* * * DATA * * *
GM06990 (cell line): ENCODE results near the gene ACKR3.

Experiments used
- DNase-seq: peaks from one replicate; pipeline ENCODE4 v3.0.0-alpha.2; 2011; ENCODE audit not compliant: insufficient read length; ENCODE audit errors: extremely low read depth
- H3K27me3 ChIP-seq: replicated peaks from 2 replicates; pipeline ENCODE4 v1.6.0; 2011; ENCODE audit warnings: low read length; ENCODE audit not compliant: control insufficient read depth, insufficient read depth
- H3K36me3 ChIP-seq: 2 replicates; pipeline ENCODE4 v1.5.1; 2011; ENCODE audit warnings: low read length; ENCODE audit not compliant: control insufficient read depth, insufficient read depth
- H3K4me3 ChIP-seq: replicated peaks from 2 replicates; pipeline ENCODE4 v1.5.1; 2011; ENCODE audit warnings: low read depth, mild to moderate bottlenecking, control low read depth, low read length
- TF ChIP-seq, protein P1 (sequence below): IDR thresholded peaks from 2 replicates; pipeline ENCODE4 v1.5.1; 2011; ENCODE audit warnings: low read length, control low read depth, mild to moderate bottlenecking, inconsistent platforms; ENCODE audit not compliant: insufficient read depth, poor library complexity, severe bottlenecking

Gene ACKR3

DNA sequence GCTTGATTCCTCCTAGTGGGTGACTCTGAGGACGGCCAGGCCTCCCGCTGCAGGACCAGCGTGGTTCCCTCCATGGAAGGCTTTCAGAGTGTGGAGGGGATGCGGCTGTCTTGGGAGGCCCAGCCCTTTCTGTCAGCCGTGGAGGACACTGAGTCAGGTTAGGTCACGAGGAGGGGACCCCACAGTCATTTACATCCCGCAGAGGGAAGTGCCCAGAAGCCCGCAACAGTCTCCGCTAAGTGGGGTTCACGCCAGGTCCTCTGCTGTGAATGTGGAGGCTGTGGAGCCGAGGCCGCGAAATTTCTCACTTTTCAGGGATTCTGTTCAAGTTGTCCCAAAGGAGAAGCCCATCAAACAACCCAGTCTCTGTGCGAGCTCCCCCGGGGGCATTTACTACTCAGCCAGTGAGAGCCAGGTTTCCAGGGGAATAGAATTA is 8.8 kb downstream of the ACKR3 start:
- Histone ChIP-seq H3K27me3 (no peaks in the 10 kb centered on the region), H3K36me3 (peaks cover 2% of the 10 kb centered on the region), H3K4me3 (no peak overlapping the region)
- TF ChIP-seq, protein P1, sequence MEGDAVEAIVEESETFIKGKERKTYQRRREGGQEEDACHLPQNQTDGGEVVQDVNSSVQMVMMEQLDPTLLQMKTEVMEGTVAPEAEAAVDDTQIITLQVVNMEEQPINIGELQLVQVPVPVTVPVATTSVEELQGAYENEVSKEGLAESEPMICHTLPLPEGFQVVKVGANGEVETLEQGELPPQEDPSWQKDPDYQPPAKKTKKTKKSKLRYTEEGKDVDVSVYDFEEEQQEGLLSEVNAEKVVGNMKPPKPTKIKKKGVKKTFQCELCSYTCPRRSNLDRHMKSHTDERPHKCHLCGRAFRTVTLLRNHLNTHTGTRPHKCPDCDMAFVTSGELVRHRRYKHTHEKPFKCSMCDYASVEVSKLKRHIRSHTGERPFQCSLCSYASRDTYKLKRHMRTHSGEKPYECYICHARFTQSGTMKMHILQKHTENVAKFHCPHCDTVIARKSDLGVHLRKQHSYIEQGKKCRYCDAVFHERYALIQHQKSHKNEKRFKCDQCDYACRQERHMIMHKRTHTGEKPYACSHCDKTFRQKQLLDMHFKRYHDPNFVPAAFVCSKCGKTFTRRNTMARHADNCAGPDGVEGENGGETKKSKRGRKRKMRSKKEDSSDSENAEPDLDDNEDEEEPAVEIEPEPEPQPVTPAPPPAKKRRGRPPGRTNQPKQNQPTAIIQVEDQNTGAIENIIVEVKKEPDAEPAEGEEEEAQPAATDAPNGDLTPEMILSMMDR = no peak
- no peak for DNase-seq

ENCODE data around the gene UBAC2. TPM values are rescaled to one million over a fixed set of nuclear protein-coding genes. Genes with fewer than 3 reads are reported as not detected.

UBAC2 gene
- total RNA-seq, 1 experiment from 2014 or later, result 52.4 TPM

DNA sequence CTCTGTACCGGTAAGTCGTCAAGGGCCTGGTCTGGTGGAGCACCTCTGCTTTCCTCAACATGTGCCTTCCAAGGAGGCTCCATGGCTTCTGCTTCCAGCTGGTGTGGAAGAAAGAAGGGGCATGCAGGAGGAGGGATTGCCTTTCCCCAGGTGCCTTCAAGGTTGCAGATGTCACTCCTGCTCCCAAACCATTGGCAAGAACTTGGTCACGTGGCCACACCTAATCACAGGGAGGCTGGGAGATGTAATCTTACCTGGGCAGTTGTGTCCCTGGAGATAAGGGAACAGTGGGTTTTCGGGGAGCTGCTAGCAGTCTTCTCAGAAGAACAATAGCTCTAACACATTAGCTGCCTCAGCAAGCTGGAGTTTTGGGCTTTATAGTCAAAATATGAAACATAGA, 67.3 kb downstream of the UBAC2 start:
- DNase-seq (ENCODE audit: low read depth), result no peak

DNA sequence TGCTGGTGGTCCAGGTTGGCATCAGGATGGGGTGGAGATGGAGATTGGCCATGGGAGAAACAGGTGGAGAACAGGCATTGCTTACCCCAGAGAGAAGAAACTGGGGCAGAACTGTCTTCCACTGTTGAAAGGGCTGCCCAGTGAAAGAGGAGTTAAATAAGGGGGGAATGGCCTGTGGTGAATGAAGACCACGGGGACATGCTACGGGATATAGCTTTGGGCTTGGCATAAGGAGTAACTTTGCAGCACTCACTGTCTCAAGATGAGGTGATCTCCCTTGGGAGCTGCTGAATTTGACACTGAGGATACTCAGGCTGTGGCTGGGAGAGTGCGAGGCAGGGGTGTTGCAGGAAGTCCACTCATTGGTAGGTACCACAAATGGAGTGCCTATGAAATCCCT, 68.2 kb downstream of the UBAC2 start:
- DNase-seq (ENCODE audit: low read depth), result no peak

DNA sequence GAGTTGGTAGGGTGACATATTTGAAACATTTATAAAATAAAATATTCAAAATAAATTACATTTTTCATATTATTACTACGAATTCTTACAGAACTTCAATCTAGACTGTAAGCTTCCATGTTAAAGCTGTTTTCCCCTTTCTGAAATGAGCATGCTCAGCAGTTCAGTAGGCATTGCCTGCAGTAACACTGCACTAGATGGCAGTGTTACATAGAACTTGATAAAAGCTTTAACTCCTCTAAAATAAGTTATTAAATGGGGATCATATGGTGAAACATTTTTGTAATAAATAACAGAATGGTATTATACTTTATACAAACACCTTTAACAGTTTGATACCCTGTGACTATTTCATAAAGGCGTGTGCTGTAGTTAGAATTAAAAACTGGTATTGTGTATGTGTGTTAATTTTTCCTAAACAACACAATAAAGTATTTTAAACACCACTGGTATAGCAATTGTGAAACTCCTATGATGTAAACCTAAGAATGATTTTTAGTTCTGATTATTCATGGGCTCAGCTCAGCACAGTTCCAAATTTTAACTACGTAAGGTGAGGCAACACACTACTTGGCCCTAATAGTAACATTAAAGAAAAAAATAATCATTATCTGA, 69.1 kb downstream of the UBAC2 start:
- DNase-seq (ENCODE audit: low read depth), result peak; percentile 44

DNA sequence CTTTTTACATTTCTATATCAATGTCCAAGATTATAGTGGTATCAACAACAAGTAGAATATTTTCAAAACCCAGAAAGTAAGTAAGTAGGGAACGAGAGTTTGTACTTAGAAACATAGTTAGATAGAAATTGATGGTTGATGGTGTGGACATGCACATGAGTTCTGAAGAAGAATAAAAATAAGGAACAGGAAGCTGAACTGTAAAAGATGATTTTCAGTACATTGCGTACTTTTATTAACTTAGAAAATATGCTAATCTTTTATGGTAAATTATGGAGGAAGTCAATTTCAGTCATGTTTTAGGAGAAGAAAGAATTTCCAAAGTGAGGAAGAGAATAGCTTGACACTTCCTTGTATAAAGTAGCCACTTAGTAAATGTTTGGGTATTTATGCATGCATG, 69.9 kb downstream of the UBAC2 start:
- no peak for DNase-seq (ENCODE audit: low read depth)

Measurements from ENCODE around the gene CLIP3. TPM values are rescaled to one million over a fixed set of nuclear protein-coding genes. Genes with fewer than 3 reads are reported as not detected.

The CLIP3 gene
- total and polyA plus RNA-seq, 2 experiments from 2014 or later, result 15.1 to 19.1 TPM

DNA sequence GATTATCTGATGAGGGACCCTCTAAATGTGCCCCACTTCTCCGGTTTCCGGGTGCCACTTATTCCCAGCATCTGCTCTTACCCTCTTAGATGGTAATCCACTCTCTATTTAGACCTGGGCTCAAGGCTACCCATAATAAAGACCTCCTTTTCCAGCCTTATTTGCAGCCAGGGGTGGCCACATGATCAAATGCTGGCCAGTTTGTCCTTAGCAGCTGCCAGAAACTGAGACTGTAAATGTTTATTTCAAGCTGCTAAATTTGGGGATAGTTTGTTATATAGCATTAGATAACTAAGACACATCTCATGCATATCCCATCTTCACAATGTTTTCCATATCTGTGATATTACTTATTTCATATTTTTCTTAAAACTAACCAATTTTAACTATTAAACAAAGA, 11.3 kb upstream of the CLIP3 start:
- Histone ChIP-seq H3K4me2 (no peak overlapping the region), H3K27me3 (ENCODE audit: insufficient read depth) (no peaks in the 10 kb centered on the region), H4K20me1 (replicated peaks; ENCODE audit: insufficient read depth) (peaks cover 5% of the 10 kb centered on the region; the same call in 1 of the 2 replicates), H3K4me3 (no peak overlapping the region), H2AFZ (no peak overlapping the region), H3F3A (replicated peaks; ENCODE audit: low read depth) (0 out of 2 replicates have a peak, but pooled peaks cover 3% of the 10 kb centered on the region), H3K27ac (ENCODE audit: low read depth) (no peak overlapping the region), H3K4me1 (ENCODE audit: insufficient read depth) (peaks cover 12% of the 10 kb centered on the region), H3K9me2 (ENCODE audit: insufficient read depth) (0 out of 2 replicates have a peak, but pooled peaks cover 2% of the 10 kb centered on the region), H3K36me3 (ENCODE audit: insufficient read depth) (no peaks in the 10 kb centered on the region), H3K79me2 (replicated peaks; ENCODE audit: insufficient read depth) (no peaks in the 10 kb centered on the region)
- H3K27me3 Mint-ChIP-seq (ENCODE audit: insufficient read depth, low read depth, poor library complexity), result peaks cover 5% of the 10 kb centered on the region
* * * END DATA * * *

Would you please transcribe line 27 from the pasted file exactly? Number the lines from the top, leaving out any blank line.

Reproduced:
DNA sequence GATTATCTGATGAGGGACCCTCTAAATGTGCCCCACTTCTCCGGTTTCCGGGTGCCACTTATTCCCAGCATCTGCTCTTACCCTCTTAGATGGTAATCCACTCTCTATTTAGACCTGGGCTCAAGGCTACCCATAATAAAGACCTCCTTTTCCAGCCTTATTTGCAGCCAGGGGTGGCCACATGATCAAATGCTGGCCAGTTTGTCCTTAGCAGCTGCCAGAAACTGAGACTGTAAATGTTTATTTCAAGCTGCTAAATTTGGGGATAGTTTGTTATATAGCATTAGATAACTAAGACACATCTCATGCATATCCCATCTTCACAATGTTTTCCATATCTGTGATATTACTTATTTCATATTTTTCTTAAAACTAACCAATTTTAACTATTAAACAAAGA, 11.3 kb upstream of the CLIP3 start: